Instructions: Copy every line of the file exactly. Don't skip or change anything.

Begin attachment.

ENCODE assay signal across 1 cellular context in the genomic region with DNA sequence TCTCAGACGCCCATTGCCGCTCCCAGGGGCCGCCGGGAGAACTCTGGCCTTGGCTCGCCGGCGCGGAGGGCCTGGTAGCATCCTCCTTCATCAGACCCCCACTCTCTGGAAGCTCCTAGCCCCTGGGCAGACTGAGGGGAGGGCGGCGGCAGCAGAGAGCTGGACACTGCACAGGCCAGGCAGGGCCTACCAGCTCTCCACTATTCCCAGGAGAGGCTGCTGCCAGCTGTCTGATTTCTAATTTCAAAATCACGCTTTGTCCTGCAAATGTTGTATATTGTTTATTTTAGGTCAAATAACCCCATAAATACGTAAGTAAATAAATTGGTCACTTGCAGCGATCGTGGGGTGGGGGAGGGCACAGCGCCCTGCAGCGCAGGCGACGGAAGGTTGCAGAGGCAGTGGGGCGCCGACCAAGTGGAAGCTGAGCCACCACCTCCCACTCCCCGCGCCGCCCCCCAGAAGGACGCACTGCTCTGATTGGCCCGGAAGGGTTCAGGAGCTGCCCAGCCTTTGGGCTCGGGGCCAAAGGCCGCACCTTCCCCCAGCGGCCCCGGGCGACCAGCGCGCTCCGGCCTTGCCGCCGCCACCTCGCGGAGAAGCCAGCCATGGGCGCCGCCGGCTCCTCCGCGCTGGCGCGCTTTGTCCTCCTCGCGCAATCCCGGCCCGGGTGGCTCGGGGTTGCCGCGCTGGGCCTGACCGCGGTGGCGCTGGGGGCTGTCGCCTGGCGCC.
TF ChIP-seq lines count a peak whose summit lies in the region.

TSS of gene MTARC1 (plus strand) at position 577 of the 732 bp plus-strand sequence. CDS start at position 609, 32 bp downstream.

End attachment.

ENCODE assay signal across 1 cellular context in the genomic region with DNA sequence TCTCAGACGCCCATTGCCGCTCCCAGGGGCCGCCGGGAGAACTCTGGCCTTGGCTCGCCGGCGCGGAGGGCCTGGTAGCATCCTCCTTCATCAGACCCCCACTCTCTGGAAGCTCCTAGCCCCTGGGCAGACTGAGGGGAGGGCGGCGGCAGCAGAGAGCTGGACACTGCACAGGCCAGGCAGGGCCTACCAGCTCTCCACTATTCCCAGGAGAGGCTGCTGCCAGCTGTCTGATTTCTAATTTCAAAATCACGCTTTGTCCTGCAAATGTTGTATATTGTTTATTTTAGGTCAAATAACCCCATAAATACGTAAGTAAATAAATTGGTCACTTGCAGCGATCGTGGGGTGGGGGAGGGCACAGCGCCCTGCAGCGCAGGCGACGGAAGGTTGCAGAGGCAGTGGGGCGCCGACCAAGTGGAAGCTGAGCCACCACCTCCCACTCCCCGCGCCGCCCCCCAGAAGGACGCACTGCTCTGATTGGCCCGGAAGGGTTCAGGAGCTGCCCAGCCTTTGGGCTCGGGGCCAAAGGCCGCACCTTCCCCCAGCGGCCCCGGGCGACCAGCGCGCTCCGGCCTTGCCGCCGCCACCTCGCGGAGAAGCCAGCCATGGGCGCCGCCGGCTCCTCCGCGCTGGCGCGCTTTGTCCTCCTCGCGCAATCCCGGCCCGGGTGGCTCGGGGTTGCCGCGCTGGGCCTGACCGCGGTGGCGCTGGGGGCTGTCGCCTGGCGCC.
TF ChIP-seq lines count a peak whose summit lies in the region.

TSS of gene MTARC1 (plus strand) at position 577 of the 732 bp plus-strand sequence. CDS start at position 609, 32 bp downstream.